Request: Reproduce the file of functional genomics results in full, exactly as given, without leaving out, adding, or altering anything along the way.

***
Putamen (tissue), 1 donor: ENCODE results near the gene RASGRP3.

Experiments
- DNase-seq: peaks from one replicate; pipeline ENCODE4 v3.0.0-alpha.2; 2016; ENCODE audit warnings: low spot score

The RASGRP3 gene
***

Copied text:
Putamen (tissue), 1 donor: ENCODE results near the gene RASGRP3.

Experiments
- DNase-seq: peaks from one replicate; pipeline ENCODE4 v3.0.0-alpha.2; 2016; ENCODE audit warnings: low spot score

The RASGRP3 gene